Educating your client about the CMS is one thing, but telling them that you cannot capture their high-gloss and shine due to either your own lack of design skill or the CMS’s limitations, will not gain you any favour with the client. So you have to balance three elements - design, client’s branding and function. What do you do?
Well this is not such a huge conundrum as it may sound or seem.
1. Communication with the client
I think that communicating with your client about the enmity between form and function. In this conversation, you need to emphasis that functionality of the site, always takes precedence over form (high-gloss and shine). This does not mean that the site must/will look ugly. You need to educate your client that the reason we use CMS is to ensure high functionality and ease of use on/of the website.
2. Beauty / design is king
Of course any design can be converted into a Joomla! CMS website and if this means outsourcing the job of converting a high-gloss Photoshop file to a template-maker, then so be it. It is important to ensure that the CMS marries if it does not enhance and elevate the client’s branding and image. So while it may be a pain to convert that design into Joomla!-compatible file(s), it will gain you favour with you client. Also, as techies, we do not really pay attention to the aesthetic element of the client’s branding and how this reflects on/into a CMS site. We tend to focus more on functionality more than on how good the website looks in the end.
3. Audit the client’s needs
Documenting your client’s needs (update content, comments system, a newsletter, job board etc) and then searching for add-ons that will meet each of these needs is extremely important. Is your client an HR agency? Do they want to take candidate’s CVs online or not? Are they going to send these candidates regular newsletters and updates? If so, how often?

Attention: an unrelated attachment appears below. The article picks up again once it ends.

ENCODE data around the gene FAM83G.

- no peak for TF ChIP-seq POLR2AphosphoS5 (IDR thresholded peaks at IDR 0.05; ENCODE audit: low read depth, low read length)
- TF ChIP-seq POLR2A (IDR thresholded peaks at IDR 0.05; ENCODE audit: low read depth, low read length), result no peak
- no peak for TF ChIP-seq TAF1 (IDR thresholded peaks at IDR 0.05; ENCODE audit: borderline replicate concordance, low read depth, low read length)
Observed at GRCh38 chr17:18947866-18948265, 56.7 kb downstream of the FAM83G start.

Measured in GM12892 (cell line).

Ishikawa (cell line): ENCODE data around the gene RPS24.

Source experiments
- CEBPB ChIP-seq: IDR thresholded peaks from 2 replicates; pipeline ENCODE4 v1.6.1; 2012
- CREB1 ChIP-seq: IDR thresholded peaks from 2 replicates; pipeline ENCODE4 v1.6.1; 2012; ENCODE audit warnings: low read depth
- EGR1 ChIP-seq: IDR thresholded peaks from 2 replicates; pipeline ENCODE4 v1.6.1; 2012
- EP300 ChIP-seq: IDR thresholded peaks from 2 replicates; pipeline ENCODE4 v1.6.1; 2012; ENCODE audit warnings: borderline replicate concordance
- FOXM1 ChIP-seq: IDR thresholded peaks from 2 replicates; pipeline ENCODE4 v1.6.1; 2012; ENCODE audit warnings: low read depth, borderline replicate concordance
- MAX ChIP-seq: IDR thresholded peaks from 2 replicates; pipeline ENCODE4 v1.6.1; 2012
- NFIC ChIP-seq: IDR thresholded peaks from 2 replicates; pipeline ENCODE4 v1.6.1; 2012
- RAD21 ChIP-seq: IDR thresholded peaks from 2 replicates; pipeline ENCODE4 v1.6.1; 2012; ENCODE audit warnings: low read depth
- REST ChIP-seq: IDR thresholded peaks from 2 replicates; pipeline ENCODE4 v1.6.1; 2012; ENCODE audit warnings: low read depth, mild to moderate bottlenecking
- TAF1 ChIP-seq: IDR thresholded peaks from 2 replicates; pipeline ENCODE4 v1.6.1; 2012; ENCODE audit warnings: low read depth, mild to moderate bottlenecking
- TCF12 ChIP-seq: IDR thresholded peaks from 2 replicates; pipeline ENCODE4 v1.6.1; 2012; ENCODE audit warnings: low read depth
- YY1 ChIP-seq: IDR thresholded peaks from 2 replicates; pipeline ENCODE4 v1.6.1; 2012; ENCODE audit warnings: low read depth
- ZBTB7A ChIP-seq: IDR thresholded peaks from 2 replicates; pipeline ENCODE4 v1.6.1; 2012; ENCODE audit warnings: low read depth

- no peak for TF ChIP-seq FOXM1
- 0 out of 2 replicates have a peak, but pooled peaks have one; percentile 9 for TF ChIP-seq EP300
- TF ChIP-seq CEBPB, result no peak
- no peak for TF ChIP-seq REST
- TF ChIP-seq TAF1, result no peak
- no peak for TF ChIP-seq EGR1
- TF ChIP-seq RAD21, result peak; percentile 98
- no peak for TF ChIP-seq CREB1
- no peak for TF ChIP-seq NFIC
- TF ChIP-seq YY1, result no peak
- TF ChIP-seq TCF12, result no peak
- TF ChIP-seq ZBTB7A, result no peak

The next step will be to prioritise these needs with your client and then bring the cost into the discussion. Are you buying premium add-ons or are you going the free route? Does the client really need all the functionalities or are some just luxuries? If so why. Once you have prioritised the functionalities, you can then take to the shops to get the highest quality add-ons and testing them on your client’s site.
4. Strike the balance
Functionality is important, so is beauty or aesthetic appeal of the site. It is this aesthetic element that captures the brand essence of the client. So it cannot be a secondary factor. So how do you strike the balance?
Well, you need to choose the components, modules and plugins that will achieve the functionality very, very well. And then you also need to ensure that you choose the template or your converted design very very well. The latter is important as most clients will want the website that speaks to their brand ethos.
These two complement each other, so you cannot do one without the other. Ask yourself a few questions … How would this component look on this site? Is it easy to customise its look and feel? Or will it inherit my template’s styling easily and properly? Do you really need all this fancy functionality or can the site do with the most basic installations and add-ons? Or do I need to get new add-ons developed for my client? What are the cost implications for this?
There is no excuse for ugly-looking but high-performance websites. CMS can look good and Joomla is at the forefront of this trend. The time for websites and applications built by programmers with a limited design eye is over. In order to foster confidence in your client and your Joomla development capability, it is in your best interest to not only overload the website with lots of cool functionality, but to also make it look wonderful. Imagine a seriously scrappy-looking car with a bad paint job, but drives like a dream. This will not sell well to your client. It is important to strike a balance here. It might be difficult, but it is possible.
Happy designing ...